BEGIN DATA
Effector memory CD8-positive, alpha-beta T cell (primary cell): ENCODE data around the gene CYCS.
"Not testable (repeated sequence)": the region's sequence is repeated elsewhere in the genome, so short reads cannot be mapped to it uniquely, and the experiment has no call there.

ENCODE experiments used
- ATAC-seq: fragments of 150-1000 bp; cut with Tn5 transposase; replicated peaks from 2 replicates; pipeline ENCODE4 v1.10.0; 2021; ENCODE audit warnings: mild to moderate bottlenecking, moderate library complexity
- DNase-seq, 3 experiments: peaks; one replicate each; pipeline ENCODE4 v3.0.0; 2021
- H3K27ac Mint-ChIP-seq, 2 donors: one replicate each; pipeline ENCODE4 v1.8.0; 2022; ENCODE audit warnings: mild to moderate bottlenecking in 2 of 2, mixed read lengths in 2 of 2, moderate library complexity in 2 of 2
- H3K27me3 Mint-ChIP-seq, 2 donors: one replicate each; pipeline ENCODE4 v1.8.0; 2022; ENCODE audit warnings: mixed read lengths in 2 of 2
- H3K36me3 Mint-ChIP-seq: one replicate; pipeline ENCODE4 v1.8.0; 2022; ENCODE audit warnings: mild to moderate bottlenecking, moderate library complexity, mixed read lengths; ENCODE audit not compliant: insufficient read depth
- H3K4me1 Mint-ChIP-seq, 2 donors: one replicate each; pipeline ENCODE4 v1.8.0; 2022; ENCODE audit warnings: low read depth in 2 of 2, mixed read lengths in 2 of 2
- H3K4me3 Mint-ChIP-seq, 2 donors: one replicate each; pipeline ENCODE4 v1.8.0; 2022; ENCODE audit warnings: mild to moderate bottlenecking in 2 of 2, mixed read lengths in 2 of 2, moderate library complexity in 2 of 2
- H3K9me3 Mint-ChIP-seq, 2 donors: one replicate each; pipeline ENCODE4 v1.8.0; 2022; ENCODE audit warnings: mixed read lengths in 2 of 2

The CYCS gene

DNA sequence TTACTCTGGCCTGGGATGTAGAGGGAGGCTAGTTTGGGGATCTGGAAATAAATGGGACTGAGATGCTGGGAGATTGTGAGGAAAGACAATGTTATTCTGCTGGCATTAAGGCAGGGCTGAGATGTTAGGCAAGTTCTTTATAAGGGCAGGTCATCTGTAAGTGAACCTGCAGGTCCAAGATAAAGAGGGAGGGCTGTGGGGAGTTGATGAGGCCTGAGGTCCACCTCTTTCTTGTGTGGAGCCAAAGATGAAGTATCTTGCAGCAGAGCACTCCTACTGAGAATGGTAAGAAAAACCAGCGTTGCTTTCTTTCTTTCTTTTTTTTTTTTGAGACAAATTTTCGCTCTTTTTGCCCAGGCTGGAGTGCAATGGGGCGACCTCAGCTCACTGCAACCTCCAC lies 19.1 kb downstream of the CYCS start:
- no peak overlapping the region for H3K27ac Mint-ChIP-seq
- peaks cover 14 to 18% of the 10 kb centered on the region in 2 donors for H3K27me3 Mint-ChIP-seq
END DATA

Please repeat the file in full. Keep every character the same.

Effector memory CD8-positive, alpha-beta T cell (primary cell): ENCODE data around the gene CYCS.
"Not testable (repeated sequence)": the region's sequence is repeated elsewhere in the genome, so short reads cannot be mapped to it uniquely, and the experiment has no call there.

ENCODE experiments used
- ATAC-seq: fragments of 150-1000 bp; cut with Tn5 transposase; replicated peaks from 2 replicates; pipeline ENCODE4 v1.10.0; 2021; ENCODE audit warnings: mild to moderate bottlenecking, moderate library complexity
- DNase-seq, 3 experiments: peaks; one replicate each; pipeline ENCODE4 v3.0.0; 2021
- H3K27ac Mint-ChIP-seq, 2 donors: one replicate each; pipeline ENCODE4 v1.8.0; 2022; ENCODE audit warnings: mild to moderate bottlenecking in 2 of 2, mixed read lengths in 2 of 2, moderate library complexity in 2 of 2
- H3K27me3 Mint-ChIP-seq, 2 donors: one replicate each; pipeline ENCODE4 v1.8.0; 2022; ENCODE audit warnings: mixed read lengths in 2 of 2
- H3K36me3 Mint-ChIP-seq: one replicate; pipeline ENCODE4 v1.8.0; 2022; ENCODE audit warnings: mild to moderate bottlenecking, moderate library complexity, mixed read lengths; ENCODE audit not compliant: insufficient read depth
- H3K4me1 Mint-ChIP-seq, 2 donors: one replicate each; pipeline ENCODE4 v1.8.0; 2022; ENCODE audit warnings: low read depth in 2 of 2, mixed read lengths in 2 of 2
- H3K4me3 Mint-ChIP-seq, 2 donors: one replicate each; pipeline ENCODE4 v1.8.0; 2022; ENCODE audit warnings: mild to moderate bottlenecking in 2 of 2, mixed read lengths in 2 of 2, moderate library complexity in 2 of 2
- H3K9me3 Mint-ChIP-seq, 2 donors: one replicate each; pipeline ENCODE4 v1.8.0; 2022; ENCODE audit warnings: mixed read lengths in 2 of 2

The CYCS gene

DNA sequence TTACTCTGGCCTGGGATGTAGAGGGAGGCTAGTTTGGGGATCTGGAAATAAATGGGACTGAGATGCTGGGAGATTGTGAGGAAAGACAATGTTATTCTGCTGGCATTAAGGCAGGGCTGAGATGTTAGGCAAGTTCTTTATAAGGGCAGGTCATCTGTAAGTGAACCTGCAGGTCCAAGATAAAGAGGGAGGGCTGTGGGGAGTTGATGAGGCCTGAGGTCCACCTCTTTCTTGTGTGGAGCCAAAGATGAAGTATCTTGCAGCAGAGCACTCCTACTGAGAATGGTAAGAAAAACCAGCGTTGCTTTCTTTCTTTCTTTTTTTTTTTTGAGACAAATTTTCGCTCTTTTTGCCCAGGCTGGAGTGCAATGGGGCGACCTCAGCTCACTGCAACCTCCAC lies 19.1 kb downstream of the CYCS start:
- no peak overlapping the region for H3K27ac Mint-ChIP-seq
- peaks cover 14 to 18% of the 10 kb centered on the region in 2 donors for H3K27me3 Mint-ChIP-seq